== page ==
How a Blind Opera Singer Created a Rare Opportunity for Asian Youth | Playbill

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Special Features How a Blind Opera Singer Created a Rare Opportunity for Asian Youth Peace on Your Wings, a new youth musical featuring an all-Asian cast, debuts in New York this weekend.
Cast Hungry Eye Photo

Laurie Rubin and Jennifer Taira are accustomed to overcoming challenges, so when they realized that the Hawaiian students in their Ohana Arts Performing Arts Festival and School (OA) would struggle to find Asian roles in which they weren’t caricaturized, the songwriters got creative. The result is Peace on Your Wings, a new youth musical featuring an all-Asian cast. With music by Taira, lyrics by Rubin and a book by the pair, the piece originally debuted at OA in 2014 in Honolulu, HI. Now, the show makes its New York debut September 9 and 10 at the John Jay College Gerald W. Lynch Theater.

Wings is based on the true story of Sadako Sasaki, a young Japanese girl who survived the Hiroshima bombings and stirred an international peace movement by folding one thousand origami cranes—one of which is on display at the 9/11 Memorial Museum. Rubin, who is also well-known for being a blind opera singer and the author of Do You Dream in Color? Insights From a Girl Without Sight, partially credits the idea for the story to her experience as a young Jewish girl.

“When I was growing up, everything was [specific] to the Holocaust,” she says. “I see now how the Holocaust has taken over World War II history, but when I was in the eighth grade I read the book Hiroshima by John Hersey. It’s beautifully written, albeit graphic. I was like, ‘Why haven’t I heard about this before?’ I never knew what an atomic bomb could do!” The far reaching effects of genocide astonished Rubin, who found a way to share the horror of the tragedy through Sadako’s story.

Taira remembers co-writing Wings after the students at OA had just finished a production of Hairspray. “We did it with an all-Asian cast. It was kind of funny. I don’t know if the kids realize it, but there’s really nothing for Asian kids. Right now it doesn’t phase them because they don’t realize they’re minorities,” she says, considering the more homogenous demographic in Hawaii. “I really want the story to contribute to the musical theatre scene, just to have something there that portrays an Asian protagonist and her friends.”

For Shayna Yasunaga, age 15, being in OA and playing Sadako in Wings has helped her develop confidence in herself and her aspirations to perform professionally. “I was afraid that when I try to go into the business that I’ll be turned down because of my race,” she says. “Now, I don’t think that will get to me because I know that it’s difficult to get a part, especially being Asian, but with determination and being proud of who I am, I will get through it.”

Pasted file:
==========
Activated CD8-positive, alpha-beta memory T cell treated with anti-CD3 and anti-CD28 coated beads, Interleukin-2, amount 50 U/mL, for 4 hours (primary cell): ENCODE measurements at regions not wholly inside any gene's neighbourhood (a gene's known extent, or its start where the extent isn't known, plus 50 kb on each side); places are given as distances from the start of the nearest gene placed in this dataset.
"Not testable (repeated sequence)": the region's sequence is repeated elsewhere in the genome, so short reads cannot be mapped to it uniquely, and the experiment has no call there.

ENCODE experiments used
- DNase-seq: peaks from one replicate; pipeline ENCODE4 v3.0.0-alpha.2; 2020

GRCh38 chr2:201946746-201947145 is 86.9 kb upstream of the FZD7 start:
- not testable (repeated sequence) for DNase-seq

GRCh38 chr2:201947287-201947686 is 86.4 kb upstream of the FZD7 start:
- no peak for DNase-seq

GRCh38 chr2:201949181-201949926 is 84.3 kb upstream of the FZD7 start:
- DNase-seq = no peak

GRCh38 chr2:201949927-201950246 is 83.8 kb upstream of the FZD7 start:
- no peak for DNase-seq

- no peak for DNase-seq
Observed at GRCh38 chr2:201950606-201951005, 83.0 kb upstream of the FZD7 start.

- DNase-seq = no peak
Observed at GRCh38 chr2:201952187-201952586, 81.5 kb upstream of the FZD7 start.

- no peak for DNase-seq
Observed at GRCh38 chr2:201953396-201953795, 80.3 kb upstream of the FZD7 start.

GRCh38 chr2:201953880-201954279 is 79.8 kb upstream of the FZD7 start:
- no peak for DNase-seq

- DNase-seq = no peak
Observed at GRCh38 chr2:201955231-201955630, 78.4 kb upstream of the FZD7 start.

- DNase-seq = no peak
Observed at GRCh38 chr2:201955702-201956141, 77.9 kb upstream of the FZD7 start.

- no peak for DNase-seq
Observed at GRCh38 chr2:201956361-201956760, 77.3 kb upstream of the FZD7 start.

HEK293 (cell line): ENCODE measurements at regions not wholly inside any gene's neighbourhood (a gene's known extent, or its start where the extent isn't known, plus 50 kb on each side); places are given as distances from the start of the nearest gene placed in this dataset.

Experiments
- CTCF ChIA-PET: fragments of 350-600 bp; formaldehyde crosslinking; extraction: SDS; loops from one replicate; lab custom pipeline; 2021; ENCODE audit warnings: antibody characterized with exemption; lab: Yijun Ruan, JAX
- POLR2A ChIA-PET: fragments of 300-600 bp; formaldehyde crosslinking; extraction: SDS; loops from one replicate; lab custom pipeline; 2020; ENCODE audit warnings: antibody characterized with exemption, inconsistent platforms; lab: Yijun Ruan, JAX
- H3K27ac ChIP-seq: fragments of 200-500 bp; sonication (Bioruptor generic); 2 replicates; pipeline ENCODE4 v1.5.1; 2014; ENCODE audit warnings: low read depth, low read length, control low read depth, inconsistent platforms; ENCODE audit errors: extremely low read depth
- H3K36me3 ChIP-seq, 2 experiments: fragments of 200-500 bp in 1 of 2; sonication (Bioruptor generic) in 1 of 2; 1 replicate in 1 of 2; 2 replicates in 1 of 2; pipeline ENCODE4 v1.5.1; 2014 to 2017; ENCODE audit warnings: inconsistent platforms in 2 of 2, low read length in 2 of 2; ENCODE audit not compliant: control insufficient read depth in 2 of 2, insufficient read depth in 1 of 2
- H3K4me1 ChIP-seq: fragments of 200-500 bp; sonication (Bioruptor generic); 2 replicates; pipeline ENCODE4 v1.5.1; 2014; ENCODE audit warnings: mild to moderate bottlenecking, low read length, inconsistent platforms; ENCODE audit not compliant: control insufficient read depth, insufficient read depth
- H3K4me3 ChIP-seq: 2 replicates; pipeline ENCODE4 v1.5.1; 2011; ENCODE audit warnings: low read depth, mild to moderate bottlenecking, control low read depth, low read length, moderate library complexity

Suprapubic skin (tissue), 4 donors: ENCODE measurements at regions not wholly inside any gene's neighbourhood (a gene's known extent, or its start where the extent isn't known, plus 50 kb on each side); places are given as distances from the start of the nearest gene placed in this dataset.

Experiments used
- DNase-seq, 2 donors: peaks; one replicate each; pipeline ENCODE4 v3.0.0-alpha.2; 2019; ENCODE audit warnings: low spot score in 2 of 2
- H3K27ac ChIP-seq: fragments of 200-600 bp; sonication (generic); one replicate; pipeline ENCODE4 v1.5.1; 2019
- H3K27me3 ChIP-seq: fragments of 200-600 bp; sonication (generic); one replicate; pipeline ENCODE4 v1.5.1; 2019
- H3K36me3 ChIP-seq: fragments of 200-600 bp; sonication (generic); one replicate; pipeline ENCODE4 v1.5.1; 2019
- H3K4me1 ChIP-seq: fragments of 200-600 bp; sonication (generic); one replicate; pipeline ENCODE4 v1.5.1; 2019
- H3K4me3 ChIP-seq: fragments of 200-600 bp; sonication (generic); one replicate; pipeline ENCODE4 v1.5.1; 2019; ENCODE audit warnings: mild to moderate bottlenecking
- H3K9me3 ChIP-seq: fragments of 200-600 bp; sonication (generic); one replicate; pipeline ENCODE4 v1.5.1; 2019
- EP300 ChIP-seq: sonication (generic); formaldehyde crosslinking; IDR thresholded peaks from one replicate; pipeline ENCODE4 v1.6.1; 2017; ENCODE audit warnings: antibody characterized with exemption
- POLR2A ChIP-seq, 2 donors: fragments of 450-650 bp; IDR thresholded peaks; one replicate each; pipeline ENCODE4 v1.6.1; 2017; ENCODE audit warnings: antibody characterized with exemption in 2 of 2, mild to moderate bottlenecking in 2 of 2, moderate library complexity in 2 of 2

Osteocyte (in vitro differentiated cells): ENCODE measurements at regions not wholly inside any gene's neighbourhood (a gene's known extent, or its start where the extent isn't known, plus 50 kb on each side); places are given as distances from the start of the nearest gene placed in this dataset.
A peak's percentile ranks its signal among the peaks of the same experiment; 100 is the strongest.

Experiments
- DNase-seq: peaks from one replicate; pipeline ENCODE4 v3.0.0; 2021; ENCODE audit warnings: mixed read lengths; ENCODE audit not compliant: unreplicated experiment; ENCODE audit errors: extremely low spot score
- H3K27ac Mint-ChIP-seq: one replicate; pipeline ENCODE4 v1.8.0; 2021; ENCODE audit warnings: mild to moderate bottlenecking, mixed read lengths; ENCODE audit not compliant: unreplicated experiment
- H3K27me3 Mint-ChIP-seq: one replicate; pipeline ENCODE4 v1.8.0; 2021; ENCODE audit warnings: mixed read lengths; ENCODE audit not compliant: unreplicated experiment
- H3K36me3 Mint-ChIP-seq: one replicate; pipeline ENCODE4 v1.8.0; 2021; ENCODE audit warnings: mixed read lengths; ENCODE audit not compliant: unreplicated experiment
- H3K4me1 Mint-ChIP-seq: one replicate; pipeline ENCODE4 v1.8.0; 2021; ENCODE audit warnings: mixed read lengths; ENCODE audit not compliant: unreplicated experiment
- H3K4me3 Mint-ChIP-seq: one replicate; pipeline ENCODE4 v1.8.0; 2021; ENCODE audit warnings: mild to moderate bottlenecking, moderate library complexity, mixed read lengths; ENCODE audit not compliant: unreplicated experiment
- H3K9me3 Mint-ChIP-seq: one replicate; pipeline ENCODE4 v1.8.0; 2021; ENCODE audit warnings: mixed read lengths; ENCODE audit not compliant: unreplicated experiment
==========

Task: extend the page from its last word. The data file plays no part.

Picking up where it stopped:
Yasunaga’s growth demonstrates many of Rubin and Taira’s original goals in creating Wings. “A girl came up to me in OA one time and said, ‘I never feel pretty because the magazines never have people like me,’” Rubin recalls. “I related to that as a blind person. Nobody is a role model for a blind person out there in the media, even though there’s plenty of gifted and beautiful blind people out there. They’re not being featured the way they should be. Jenny talks about how people don’t take her seriously because she’s a Japanese woman.” Rubin and Taira believe that Wings will generate role models for Asian kids, in addition to helping their 21 actors build confidence in the face of adversity. “I’ve noticed that now that they have been performing, they’re much more at peace. It’s like they have a purpose and will be role models for others. It has given them a lot, an early sense of who they are and can be.”

After taking Wings to New York, where the cast will visit Sadako’s crane at the 9/11 Memorial, Rubin and Taira anticipate a West Coast outreach school tour. “We’re also going to partner with Stanford, and their International and Cross-Cultural Education program,” says Rubin. “They’re going to create a curriculum based on Peace on Your Wings and Sadako so that the kids will have a historical context. Kids learn in the classroom, but the best way to learn is to take them out and give them field experience. We are proponents of the idea that theatre for youth should also be theatre by youth.”

Peace on Your Wings plays September 9 at 7 PM and September 10 at 2 PM and 7 PM at the John Jay College Gerald W. Lynch Theater (524 W. 59th St.) Tickets are $35/$25 general admission; $15 for students. Click here to purchase.

Iris Wiener is an entertainment journalist. Her work appears on and in TheaterMania, Long Island Woman and Long Island Herald, among other publications. Follow her on Twitter at @Iris_Wiener or visit her at

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